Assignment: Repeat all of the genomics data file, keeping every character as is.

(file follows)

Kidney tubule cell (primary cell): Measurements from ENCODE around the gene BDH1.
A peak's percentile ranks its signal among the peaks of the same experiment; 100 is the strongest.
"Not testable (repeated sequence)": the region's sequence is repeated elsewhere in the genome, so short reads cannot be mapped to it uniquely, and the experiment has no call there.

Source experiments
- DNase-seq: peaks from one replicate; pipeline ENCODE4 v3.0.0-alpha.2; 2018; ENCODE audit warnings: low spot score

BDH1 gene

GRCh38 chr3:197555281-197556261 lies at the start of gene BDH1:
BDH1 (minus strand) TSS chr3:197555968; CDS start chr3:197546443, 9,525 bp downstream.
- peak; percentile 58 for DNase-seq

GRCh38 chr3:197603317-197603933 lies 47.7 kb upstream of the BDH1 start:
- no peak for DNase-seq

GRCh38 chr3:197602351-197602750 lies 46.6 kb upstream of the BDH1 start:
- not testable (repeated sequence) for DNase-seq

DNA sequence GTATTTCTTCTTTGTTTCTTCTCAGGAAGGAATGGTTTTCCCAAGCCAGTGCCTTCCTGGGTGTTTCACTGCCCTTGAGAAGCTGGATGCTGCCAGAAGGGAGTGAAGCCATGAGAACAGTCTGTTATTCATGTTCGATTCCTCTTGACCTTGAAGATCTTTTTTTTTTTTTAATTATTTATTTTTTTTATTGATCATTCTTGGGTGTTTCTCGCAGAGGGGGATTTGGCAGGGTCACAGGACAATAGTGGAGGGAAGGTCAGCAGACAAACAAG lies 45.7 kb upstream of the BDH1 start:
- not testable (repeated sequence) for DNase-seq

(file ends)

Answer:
Kidney tubule cell (primary cell): Measurements from ENCODE around the gene BDH1.
A peak's percentile ranks its signal among the peaks of the same experiment; 100 is the strongest.
"Not testable (repeated sequence)": the region's sequence is repeated elsewhere in the genome, so short reads cannot be mapped to it uniquely, and the experiment has no call there.

Source experiments
- DNase-seq: peaks from one replicate; pipeline ENCODE4 v3.0.0-alpha.2; 2018; ENCODE audit warnings: low spot score

BDH1 gene

GRCh38 chr3:197555281-197556261 lies at the start of gene BDH1:
BDH1 (minus strand) TSS chr3:197555968; CDS start chr3:197546443, 9,525 bp downstream.
- peak; percentile 58 for DNase-seq

GRCh38 chr3:197603317-197603933 lies 47.7 kb upstream of the BDH1 start:
- no peak for DNase-seq

GRCh38 chr3:197602351-197602750 lies 46.6 kb upstream of the BDH1 start:
- not testable (repeated sequence) for DNase-seq

DNA sequence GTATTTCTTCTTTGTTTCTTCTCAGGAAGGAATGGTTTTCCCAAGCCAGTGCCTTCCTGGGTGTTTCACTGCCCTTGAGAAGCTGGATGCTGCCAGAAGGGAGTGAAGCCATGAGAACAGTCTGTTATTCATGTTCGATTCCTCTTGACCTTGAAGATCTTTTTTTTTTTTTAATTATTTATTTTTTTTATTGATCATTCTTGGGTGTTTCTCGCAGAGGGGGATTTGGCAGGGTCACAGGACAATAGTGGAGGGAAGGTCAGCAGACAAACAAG lies 45.7 kb upstream of the BDH1 start:
- not testable (repeated sequence) for DNase-seq